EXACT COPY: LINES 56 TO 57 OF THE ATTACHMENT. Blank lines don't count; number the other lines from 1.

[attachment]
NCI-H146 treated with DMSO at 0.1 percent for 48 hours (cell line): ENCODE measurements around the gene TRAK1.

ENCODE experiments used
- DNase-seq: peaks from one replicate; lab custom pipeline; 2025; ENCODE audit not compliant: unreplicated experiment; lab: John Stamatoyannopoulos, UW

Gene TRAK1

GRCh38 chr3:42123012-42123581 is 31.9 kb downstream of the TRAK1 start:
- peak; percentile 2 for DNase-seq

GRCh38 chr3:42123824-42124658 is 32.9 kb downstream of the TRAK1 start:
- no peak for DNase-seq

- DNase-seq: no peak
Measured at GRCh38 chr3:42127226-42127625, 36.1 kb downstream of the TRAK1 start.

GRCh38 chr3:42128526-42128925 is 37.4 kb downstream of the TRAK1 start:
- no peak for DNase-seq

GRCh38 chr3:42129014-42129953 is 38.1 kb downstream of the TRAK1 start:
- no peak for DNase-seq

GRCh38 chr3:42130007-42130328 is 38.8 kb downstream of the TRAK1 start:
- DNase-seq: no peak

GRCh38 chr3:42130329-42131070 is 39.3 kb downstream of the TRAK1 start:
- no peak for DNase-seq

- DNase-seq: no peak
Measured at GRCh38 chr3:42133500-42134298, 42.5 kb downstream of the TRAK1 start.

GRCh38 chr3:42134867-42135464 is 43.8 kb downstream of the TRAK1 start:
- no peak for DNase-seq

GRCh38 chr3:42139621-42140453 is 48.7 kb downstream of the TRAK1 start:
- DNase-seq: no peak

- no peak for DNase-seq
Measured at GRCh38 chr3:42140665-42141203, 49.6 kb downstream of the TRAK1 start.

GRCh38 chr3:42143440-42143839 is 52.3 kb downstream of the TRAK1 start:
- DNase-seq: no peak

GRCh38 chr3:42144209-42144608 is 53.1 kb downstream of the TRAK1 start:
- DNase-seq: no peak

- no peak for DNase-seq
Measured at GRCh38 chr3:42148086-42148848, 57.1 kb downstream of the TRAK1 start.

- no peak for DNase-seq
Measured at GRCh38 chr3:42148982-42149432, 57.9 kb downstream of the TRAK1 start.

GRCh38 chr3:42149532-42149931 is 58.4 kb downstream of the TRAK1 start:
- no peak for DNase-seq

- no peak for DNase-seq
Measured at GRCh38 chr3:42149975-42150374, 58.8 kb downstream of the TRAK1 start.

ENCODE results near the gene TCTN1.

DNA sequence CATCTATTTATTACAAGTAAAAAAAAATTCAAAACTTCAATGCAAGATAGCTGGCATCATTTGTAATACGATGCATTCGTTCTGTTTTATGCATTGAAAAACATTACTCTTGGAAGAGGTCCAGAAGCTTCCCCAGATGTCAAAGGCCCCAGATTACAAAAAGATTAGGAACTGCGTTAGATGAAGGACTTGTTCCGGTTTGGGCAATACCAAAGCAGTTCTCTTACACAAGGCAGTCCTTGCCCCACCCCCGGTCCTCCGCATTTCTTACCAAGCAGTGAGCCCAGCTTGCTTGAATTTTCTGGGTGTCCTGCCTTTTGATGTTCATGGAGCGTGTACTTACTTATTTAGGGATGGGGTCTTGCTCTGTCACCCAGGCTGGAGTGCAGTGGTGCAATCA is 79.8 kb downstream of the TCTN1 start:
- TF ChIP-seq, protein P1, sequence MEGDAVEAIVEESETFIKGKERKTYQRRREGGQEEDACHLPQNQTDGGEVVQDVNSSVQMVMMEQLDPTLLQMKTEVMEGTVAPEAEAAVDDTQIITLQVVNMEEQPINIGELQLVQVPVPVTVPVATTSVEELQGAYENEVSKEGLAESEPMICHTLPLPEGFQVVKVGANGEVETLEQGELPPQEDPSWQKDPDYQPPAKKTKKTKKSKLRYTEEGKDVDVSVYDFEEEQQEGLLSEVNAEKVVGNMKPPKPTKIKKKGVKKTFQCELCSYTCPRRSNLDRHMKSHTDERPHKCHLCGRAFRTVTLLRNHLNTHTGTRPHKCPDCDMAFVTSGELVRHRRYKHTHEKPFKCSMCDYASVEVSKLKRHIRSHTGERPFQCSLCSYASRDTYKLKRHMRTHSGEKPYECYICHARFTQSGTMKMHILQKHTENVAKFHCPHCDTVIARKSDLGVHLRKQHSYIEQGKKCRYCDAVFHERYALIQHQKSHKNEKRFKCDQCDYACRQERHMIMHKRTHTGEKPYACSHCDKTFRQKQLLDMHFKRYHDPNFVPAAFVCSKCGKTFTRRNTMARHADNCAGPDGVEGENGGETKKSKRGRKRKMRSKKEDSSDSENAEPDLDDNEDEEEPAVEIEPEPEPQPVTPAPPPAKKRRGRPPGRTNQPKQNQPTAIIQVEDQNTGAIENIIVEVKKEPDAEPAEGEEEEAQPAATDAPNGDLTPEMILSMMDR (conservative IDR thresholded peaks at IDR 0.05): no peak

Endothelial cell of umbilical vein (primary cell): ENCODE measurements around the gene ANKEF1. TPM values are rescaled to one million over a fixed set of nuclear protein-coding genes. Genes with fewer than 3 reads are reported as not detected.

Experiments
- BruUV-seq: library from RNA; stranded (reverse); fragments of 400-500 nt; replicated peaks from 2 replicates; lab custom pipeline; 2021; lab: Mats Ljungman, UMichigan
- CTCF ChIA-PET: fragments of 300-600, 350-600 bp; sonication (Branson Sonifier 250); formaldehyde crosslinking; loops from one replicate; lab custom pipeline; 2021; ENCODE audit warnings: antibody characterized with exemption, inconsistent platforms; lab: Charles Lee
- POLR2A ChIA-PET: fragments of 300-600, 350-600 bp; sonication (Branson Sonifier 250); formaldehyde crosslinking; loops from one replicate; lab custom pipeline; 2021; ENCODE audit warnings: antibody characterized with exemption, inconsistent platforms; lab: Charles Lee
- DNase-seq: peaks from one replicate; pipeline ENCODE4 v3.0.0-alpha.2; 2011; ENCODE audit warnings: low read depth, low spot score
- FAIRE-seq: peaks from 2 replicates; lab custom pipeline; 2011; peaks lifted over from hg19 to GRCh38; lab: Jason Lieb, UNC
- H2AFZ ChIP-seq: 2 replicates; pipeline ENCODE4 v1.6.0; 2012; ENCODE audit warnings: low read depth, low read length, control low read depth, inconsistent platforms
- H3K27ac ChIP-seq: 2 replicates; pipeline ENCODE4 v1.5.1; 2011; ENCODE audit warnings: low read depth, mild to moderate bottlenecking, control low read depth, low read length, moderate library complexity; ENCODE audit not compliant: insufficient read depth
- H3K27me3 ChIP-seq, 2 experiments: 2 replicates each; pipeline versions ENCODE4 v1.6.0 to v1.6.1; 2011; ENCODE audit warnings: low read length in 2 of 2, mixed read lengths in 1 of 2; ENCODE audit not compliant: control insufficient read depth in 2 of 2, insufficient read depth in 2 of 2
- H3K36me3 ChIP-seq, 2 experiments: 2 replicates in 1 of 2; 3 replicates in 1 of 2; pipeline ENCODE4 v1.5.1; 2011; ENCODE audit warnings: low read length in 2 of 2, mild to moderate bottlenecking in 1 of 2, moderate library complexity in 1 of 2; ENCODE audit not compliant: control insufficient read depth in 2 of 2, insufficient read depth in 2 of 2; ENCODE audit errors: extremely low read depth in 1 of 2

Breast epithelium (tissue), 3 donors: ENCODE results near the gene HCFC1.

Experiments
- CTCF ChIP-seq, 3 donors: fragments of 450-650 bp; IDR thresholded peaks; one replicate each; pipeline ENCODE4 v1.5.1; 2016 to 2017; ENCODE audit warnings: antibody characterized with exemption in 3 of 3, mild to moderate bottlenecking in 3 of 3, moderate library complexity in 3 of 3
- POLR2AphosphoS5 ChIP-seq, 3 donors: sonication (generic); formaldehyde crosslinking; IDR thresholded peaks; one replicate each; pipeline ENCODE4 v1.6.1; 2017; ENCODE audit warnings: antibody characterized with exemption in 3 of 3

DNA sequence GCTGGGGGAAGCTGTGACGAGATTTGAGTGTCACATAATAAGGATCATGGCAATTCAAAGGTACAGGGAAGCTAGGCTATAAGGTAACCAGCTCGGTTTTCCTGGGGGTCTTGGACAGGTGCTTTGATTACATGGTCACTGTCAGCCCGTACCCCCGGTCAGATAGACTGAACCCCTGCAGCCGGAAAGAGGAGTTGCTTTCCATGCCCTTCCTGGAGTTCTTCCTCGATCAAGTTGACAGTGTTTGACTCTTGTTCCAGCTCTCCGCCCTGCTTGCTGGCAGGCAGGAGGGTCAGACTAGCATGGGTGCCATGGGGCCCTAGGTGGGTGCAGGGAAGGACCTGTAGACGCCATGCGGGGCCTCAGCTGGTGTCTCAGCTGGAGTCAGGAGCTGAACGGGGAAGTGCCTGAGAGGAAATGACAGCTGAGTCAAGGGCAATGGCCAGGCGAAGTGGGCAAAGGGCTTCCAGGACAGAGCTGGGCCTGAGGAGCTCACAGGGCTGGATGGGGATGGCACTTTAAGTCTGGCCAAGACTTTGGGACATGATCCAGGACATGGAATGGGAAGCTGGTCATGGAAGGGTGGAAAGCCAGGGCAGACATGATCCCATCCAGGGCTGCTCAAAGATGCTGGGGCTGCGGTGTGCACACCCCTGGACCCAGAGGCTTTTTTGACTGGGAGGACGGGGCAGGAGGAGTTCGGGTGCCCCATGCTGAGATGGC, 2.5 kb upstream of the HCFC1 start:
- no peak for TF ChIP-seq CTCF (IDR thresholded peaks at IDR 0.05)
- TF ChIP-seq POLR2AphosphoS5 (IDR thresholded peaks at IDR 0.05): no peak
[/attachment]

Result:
- POLR2AphosphoS5 ChIP-seq, 3 donors: sonication (generic); formaldehyde crosslinking; IDR thresholded peaks; one replicate each; pipeline ENCODE4 v1.6.1; 2017; ENCODE audit warnings: antibody characterized with exemption in 3 of 3

DNA sequence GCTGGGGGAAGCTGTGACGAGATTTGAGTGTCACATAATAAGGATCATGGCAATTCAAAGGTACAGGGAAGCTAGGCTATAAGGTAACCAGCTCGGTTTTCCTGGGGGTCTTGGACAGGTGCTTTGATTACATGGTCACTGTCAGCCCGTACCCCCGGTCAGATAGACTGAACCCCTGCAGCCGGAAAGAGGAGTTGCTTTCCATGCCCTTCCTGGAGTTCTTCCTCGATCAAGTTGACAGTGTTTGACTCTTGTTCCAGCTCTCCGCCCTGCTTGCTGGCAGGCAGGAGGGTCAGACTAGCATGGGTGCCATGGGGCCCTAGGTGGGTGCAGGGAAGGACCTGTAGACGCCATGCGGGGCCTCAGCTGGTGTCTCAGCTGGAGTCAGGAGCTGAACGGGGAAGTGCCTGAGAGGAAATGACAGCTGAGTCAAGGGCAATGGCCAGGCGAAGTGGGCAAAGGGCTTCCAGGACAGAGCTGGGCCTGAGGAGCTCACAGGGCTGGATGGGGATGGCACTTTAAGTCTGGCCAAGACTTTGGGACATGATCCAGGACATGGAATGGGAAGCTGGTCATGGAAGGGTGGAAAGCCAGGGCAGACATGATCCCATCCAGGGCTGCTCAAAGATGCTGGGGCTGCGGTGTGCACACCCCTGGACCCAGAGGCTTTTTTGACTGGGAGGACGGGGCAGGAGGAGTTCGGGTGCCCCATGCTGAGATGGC, 2.5 kb upstream of the HCFC1 start: